8. CLEANING the brush: start with a squirt of dish soap in your hand (gloved if you are allergic to latex), mix the soap into the brush (tip only again), and then wash gently with COLD tap water. to water makes latex set instantly! DO NOT srub the brush into your hand. DO NOT reverse the brush to force water near the ferule. Those are very bad abuse on any brush, but alas quite common "techniques" in the artistic and construction fields. Better to gently brush your hands directionally, as if you were painting it. Repeat rinsing and soaping until you are sure thebrush is clean. Suspend upside down to dry.
Occasionally, after a work session, it is good to treat your brush to a little bit of hair conditionner. It helps keep them alive longer. Just don't, forget to rinse toroughly, or else the conditonner would affect your next painting or moldmaking job.
Found out after three days of using this method: there may be just enough residual dish soap within the depth of the brush to be enough to wash it without needing to add any more.

9. No matter what precautions you take, you will eventually get some small beads of latex forming at the end of your brush. Use more dish soap and rub it well. Then pinch those beads out of the brush.

Here's to the health of your brushes, and more precision in your work!

Thursday, July 1, 2010

Epoxy Putties

Hi there,
I've been using epoxy putty again tonight , because it was called for.
I thought the following input could help people have a better experience with this useful but "particular" category of materials. Things can go wrong real fast with epoxies.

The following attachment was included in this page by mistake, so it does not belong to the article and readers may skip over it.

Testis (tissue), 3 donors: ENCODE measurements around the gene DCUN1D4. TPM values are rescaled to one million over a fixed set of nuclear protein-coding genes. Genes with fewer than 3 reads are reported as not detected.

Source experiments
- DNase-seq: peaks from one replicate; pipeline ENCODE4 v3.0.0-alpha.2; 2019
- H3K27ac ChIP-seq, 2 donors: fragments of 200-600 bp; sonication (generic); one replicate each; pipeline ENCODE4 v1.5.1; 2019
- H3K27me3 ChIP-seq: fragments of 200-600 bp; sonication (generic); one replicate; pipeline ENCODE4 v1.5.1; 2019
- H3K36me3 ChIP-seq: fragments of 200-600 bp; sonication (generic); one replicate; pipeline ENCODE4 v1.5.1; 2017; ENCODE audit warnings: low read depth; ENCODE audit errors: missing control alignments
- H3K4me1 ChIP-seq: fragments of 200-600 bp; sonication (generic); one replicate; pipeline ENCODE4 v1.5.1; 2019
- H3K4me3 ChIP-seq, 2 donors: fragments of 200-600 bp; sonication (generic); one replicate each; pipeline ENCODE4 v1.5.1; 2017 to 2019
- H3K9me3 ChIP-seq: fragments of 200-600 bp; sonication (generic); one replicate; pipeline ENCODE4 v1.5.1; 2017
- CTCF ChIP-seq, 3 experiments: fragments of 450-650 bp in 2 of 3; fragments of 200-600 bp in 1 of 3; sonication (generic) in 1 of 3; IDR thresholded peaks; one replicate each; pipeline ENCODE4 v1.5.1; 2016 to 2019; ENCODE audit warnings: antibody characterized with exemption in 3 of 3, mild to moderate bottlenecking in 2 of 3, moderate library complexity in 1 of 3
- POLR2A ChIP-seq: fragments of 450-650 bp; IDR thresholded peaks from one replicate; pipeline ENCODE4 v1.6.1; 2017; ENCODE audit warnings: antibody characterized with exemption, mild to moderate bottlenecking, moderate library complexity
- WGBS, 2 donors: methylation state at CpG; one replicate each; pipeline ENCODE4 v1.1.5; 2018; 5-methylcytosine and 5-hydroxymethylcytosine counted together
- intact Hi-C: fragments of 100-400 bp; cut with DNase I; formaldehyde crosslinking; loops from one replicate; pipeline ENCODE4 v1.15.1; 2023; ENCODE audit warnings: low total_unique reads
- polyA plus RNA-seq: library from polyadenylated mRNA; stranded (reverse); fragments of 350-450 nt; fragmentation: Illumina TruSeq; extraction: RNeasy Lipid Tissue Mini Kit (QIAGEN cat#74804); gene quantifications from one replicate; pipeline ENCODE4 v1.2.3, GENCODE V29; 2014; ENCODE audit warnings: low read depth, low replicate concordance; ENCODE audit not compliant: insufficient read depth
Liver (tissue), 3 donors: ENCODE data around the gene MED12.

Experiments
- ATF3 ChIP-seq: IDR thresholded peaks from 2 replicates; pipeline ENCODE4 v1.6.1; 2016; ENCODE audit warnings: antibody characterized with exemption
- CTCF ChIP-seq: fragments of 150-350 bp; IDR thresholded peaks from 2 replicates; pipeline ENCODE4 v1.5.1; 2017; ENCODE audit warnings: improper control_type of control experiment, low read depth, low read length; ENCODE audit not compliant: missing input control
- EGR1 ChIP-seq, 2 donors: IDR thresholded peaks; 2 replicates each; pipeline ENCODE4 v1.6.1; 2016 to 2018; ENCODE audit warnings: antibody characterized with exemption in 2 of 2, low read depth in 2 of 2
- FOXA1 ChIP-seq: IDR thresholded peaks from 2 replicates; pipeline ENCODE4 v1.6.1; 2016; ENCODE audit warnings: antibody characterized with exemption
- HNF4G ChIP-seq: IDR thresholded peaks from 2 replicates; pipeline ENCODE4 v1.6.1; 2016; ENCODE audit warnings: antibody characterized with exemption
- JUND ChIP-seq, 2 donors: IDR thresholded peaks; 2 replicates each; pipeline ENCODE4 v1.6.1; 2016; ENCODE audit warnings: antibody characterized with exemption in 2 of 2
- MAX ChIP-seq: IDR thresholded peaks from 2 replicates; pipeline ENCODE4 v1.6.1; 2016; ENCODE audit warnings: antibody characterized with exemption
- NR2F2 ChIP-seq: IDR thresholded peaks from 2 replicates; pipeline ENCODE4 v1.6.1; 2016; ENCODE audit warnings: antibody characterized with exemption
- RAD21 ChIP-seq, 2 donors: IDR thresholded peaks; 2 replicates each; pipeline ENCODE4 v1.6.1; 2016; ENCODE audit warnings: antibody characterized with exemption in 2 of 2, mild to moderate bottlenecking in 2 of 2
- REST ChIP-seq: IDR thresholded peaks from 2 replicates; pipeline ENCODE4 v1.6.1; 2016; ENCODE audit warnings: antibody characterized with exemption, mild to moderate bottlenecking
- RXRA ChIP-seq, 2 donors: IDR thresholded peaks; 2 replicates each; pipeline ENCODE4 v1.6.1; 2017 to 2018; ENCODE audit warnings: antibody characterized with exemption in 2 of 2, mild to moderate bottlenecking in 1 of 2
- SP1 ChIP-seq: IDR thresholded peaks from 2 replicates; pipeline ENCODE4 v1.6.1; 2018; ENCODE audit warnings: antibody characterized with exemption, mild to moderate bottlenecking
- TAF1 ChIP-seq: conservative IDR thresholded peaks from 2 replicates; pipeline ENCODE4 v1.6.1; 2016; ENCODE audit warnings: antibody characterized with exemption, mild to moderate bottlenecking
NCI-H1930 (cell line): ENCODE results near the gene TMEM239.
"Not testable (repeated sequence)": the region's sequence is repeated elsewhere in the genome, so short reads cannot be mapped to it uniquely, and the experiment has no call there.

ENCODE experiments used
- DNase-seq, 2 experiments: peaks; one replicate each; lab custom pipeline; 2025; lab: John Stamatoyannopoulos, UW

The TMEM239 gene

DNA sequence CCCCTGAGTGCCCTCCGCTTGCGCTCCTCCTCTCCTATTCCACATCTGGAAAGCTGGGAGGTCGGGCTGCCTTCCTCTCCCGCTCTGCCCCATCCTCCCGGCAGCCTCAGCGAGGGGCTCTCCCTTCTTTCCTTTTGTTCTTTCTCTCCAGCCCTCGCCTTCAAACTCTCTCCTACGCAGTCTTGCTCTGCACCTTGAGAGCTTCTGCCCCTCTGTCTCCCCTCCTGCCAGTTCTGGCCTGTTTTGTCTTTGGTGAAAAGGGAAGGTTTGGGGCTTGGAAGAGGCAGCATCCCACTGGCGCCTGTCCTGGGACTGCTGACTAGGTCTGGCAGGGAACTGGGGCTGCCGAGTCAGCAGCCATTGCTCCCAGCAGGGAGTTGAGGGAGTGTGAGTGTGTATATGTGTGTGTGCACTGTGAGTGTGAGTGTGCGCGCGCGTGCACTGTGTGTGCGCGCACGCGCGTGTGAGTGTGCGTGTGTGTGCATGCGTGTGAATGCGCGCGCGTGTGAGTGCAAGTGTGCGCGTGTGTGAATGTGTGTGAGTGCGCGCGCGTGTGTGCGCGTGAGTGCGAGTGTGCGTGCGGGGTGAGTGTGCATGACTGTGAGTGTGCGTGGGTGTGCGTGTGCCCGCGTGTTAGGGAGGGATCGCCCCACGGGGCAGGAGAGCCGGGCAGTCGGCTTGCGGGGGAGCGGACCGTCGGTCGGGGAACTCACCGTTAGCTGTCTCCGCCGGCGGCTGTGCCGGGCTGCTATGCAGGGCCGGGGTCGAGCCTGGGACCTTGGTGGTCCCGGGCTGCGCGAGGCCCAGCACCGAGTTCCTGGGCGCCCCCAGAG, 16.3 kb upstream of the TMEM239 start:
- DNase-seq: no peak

I use it rarely, but it's great for some specific uses, such as:
•strengthening mechanics inside puppets
•gluing or merging parts of very different materials (even for glass to wood to metal!).
•Smoothing and patching an otherwise hard-to-repair material (only if paper mache is not suitable, such as for certain synthetic materials that are too slipery).
For most other things, such as a main modeling or casting material, I avoid it , because it is:
•Way too heavy
•Way Too brittle
•A nightmare to paint (scratches off too easily, no matter what primer I ever tried)
These problems have been consistent with the three different brands I tried:
•Apoxie Sculpt
•Mighty Putty

And one more epoxy-based casting product, of which I have not been told the name, seems to share these issues with the putties.

Three days ago, a heavy hollow puppet head from a colleague, cast in a supposedly flexible and lightweight epoxy material, got severely damaged when it was dropped from a table. The product had been highly recommended by another colleague of his, who got him the contract. BIG mistake. Caused a slew of technical problems for him and me, as well as puppeteering problems for the puppeteers (mostly weight and fragility, but also some air bubbles in the cast).

So tonight, to help out, I repaired the head with epoxy putty.
It's curing now.

The big problem I had with the only putty I had access to tonight, after hardware store hours was Mighty Putty, which I got at the drugstore. The price was right for a change, but that may have been because it was old stock. No mention of it anywhere, but I know from past experience that this is what happens to putty when it spends too long on the shelf: sets way too fast, gets brittle and loses adhesion properties in 5 minutes (or less).
A proerly fresh epoxy putty feels like warm bubble gum at first, is actually droopy for a minute or two. Tonight'"s stuff was already like firm modeling clay, and only sticky for two minutes or less. I wasted nearly half the package, because that's how much I mixed at once, and it set within 5 minutes, instead of the "minimum 20 minutes" advertised in the instructions. Next time, just because I obviously should not trust stores or suppliers, I shall mix a tiny amount at first, to test the batch.

I'd appreciate it if people with different experiences with epoxy puttie would come froward and share their tips, so that visitors here can benefit. Especially if you know of a good, not-too toxic primer to use on the stuff.